Dalai Lama preaches world peace at Salve Regina University

The Dalai Lama advocated for world peace and praised the values of human compassion in a speech at Salve Regina University.

Tibet's spiritual leader addressed an audience of several thousand people, including many students and faculty, and took questions after his roughly 45-minute lecture Thursday.

"I think in our daily experience, daily life, when we develop strong emotions, then you can't see the reality," the Dalai Lama said in a sold-out speech that took place inside a tent.

He also urged the audience against overly being self-centered or narrow minded.

Before his lecture, he met with his friend, former Rhode Island Sen. Claiborne Pell, and his wife.

Appearing under a heavy security presence, the Dalai Lama was also given a blue "Salve Regina" baseball cap to mark his appearance on campus. The audience cheered when he put on the hat.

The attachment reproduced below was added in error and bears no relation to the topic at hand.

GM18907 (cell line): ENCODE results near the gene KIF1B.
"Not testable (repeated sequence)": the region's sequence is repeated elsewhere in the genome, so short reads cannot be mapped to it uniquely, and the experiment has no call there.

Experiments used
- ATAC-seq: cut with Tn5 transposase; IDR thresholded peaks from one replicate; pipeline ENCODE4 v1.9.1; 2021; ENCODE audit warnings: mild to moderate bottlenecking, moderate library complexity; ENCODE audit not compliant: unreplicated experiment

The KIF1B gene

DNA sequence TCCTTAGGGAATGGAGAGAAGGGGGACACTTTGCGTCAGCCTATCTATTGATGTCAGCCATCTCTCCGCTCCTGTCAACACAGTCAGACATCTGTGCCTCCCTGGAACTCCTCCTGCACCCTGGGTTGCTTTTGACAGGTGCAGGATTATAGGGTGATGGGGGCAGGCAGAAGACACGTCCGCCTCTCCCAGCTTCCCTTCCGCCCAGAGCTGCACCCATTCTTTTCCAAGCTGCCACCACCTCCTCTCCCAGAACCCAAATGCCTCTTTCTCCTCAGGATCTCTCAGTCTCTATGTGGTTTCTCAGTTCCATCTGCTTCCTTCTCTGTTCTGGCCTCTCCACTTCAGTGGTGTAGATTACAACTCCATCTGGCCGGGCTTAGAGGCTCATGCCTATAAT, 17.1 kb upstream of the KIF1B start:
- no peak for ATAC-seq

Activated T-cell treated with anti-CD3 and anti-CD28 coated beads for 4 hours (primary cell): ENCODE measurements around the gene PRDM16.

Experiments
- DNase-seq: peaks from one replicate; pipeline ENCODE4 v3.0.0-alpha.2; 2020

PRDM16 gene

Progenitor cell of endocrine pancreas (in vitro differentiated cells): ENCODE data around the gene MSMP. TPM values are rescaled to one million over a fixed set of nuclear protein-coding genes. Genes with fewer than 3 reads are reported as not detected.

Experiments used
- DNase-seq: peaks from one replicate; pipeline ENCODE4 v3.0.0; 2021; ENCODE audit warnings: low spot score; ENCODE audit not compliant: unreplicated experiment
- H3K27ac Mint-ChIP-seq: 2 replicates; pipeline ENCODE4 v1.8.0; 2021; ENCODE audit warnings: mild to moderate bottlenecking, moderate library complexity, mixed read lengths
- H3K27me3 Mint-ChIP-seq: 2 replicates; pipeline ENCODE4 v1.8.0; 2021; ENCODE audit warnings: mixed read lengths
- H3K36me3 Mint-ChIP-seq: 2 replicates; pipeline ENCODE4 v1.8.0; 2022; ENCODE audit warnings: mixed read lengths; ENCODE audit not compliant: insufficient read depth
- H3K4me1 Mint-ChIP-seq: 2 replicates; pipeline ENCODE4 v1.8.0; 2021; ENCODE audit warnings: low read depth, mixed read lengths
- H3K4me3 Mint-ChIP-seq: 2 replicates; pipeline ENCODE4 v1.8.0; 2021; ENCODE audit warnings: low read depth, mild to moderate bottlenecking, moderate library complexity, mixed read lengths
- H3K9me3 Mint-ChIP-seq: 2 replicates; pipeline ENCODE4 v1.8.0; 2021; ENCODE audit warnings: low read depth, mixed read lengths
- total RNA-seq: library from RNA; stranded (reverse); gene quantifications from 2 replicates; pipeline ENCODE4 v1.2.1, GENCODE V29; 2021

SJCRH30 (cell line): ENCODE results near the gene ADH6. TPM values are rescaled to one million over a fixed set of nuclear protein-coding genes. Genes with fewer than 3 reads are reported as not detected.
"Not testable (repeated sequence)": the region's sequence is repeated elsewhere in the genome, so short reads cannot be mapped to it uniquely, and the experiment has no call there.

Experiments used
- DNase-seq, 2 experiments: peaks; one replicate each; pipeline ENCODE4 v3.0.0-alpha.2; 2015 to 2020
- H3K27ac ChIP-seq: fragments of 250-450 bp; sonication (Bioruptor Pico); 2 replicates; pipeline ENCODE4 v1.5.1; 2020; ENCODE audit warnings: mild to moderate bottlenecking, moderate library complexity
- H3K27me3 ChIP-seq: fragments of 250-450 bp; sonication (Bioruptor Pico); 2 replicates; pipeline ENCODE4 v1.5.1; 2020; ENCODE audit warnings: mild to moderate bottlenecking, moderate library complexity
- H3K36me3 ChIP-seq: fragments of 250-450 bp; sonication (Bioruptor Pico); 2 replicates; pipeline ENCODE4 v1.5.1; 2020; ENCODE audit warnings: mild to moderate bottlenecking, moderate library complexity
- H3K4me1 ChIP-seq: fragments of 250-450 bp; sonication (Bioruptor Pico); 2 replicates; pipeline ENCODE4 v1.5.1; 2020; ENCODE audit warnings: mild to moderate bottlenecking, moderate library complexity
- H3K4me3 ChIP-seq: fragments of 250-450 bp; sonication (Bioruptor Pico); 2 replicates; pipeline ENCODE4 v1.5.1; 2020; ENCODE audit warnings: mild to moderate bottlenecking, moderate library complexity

The Dalai Lama, a Buddhist spiritual leader revered by many Tibetans, fled Tibet in 1959 following a failed uprising against Chinese rule in the territory. He now keeps an office in exile in the Himalayan town of Dharmsala, India.

The Dalai Lama, who spoke in Washington, D.C., last week, received the Nobel Peace Price in 1989. He was expected to travel to Scotland after his Newport visit.

Salve Regina president M. Therese Antone declared Thursday a day of peace and reflection on campus, reported AP. P.T.

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